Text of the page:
King Midas: a Romance eBook

This eBook from the Gutenberg Project consists of approximately 390 pages of information about King Midas.

“Yes, Auntie,” said Helen again, still more weakly.

“Come here, my dear,” said Mrs. Roberts, drawing her gently over to the bed and sitting down beside her; “you are a little dazed, I fancy, and I do not blame you.  I should have been beside myself at your age if such a thing had happened to me; do you realize, child, what a fortune like Mr. Harrison’s is?”

“No,” said Helen, “it is very hard, Aunt Polly.  I’m afraid about it; I must have some time to think.”

“Think!” laughed the other.  “You queer child!  My dear, do you actually mean that you could think of refusing this chance of your lifetime?”

“I don’t know,” said Helen, trembling; “I don’t—­”

“Everybody’d think you were crazy, child!  I know I should, for one.”  And she added, coaxingly, “Let me tell you what Mr. Roberts said.”

“What, Auntie?”

“He sent you in this message; he’s a great person for doing generous things, when he takes it into his head.  He told me to tell you that if you’d accept Mr. Harrison’s offer he would give you the finest trousseau that he could buy.  Wasn’t that splendid of him?”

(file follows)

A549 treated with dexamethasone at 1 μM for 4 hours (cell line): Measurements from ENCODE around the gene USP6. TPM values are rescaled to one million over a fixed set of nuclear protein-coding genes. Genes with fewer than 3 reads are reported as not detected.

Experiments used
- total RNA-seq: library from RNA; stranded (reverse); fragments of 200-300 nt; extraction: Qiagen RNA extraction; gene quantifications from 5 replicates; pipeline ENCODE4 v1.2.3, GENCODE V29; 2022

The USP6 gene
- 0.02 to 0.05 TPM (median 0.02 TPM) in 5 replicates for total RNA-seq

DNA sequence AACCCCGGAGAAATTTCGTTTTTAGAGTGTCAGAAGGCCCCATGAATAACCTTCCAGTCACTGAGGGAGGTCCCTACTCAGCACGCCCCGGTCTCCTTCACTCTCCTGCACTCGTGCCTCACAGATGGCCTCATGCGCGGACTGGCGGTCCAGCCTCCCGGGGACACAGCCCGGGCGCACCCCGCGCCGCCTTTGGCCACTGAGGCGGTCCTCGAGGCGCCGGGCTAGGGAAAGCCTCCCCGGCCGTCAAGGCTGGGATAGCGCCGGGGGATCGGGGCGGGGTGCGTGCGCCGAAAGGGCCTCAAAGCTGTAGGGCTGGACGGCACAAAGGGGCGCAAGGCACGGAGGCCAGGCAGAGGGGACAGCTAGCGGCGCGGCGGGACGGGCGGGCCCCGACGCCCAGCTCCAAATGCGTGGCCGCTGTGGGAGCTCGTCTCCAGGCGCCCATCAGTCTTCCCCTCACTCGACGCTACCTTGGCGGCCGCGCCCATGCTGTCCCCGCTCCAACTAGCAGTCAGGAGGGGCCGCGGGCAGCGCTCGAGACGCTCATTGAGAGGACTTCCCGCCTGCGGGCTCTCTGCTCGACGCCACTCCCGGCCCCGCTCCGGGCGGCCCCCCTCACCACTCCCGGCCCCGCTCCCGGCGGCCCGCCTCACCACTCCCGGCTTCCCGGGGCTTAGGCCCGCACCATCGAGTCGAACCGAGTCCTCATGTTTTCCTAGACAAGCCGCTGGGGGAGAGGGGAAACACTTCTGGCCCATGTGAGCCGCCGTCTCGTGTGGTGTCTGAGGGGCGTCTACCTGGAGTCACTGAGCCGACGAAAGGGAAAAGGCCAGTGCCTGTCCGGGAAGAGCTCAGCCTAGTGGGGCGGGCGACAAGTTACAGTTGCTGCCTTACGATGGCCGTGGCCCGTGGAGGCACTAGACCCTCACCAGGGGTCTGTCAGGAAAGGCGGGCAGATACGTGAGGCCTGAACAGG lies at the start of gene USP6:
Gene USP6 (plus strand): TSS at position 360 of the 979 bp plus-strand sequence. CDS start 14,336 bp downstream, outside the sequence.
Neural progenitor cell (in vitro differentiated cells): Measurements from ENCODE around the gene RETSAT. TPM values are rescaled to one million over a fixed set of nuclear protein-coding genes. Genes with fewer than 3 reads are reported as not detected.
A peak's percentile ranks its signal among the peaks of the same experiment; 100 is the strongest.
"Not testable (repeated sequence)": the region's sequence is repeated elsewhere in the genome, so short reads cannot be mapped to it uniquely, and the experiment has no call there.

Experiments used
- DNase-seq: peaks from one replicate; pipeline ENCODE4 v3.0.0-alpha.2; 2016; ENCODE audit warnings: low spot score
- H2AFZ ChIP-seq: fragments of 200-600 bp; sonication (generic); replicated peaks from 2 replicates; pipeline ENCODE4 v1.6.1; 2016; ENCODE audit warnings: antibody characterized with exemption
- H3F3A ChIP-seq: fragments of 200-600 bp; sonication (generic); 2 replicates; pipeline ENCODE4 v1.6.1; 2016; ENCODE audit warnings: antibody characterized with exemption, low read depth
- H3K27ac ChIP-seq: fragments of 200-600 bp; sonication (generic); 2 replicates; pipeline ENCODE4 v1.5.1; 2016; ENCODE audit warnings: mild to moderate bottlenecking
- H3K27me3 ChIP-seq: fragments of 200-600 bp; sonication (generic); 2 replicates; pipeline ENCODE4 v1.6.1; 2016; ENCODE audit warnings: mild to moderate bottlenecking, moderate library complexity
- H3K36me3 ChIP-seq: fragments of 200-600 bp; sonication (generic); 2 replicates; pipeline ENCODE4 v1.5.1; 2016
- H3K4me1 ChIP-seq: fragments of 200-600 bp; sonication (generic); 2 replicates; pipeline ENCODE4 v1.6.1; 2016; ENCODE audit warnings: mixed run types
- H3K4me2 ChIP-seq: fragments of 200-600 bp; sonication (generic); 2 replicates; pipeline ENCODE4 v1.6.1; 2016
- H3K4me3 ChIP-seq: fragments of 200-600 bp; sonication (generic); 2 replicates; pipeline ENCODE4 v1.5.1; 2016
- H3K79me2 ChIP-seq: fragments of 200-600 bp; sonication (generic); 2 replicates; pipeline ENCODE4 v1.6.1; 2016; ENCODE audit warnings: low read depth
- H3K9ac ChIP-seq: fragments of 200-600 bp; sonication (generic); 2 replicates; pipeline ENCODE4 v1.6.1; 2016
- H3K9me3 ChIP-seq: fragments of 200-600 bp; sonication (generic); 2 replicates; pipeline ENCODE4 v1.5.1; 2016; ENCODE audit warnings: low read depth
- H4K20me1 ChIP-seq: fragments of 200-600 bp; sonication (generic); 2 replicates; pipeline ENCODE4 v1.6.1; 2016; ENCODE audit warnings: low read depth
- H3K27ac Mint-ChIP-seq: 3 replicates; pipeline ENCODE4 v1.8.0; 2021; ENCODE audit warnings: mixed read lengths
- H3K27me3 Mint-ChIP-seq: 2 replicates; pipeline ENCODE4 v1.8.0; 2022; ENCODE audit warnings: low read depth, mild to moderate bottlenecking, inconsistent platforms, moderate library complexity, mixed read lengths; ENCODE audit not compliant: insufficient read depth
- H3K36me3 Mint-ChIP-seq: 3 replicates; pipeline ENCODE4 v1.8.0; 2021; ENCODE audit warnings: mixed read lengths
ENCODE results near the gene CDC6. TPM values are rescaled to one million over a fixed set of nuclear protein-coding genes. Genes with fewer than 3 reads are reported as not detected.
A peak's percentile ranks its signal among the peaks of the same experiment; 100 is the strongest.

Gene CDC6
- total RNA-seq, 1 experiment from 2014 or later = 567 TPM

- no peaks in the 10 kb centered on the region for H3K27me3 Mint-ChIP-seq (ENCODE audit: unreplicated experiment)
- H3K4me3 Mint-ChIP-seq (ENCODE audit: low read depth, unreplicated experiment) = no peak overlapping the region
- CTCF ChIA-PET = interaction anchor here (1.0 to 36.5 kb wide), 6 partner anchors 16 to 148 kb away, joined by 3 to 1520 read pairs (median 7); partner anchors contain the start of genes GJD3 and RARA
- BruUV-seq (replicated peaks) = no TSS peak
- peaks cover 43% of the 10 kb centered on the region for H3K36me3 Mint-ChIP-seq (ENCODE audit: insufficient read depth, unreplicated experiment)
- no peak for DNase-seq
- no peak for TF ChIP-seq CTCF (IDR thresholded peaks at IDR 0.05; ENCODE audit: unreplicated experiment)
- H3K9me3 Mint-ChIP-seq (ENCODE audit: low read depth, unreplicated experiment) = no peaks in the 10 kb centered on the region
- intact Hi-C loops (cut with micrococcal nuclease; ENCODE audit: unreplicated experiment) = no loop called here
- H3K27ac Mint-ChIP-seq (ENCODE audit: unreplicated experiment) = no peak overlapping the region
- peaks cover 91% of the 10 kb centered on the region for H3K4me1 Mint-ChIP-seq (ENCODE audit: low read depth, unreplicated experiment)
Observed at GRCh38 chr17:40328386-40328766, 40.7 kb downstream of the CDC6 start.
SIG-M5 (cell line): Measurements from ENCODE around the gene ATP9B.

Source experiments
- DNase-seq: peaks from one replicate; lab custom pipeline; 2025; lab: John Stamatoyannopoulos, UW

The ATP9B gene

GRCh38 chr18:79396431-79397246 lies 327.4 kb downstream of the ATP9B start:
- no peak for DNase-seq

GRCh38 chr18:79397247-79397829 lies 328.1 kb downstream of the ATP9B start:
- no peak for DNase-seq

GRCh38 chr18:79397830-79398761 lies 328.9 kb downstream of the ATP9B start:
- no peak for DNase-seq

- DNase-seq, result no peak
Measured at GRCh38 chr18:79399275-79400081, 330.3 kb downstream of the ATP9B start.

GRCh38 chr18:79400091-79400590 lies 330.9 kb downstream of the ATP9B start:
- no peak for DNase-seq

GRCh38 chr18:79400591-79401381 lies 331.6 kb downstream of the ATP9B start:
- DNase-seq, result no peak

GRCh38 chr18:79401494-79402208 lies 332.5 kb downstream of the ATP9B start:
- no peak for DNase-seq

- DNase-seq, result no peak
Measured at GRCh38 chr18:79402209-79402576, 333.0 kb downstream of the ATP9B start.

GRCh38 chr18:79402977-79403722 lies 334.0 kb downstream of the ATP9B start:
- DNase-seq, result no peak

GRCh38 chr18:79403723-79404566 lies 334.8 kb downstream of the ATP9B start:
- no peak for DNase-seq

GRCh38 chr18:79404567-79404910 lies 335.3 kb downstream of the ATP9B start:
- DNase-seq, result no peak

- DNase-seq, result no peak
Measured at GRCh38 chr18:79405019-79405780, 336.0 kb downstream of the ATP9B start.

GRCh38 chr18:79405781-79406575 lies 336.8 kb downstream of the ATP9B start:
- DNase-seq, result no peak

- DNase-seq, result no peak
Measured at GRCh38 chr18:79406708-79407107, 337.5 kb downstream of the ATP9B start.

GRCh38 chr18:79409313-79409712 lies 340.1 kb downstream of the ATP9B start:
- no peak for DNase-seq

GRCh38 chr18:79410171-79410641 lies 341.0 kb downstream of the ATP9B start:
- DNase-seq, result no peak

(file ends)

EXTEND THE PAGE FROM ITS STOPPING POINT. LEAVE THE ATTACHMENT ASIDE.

“Yes,” said Helen, “thank him for me;” and she shuddered.  “Don’t talk to me any more about it now, tho,” she pleaded.  “Please don’t, Aunt Polly.  I was so excited, and it was all like a dream, and I’m half dazed now; I can’t think about it, and I must think, somehow!  It’s too dreadful!”

“You shan’t think about it tonight, child,” laughed the other, “for I want you to sleep and be beautiful tomorrow.  See,” she added, beginning to unfasten Helen’s dress, “I’m going to be your little mother tonight, and put you to bed.”

And so, soothing the girl and kissing her burning forehead and trying to laugh away her fears, her delighted protectress undressed her, and did not leave her until she had seen her in bed and kissed her again.  “And promise me, child,” she said, “that you won’t worry yourself tonight.  Go to sleep, and you’ll have time to think tomorrow.”

Helen promised that she would; but she did not keep her promise.  She heard the great clock in the hallway strike many times, and when the darkest hours of the night had passed she was sitting up in bed and gazing about her at the gray shadows in the room, holding the covering tightly about her, because she was very cold; she was muttering nervously to herself, half deliriously:  “No, no, I will not do it!  They shall not make me do it!  I must have time to think.”

And when at last she fell into a restless slumber, that thought was still in her mind, and those words upon her lips:  “I will not do it; I must have time to think!”

[Music:  The opening passage of Beethoven’s Appassionata Sonata.]


  “And yet methinks I see it in thy face,
  What them shouldst be:  th’ occasion speaks thee; and
  My strong imagination sees a crown
  Dropping upon thy head.”

Project Gutenberg
King Midas: a Romance from Project Gutenberg. Public domain.
Follow Us on Facebook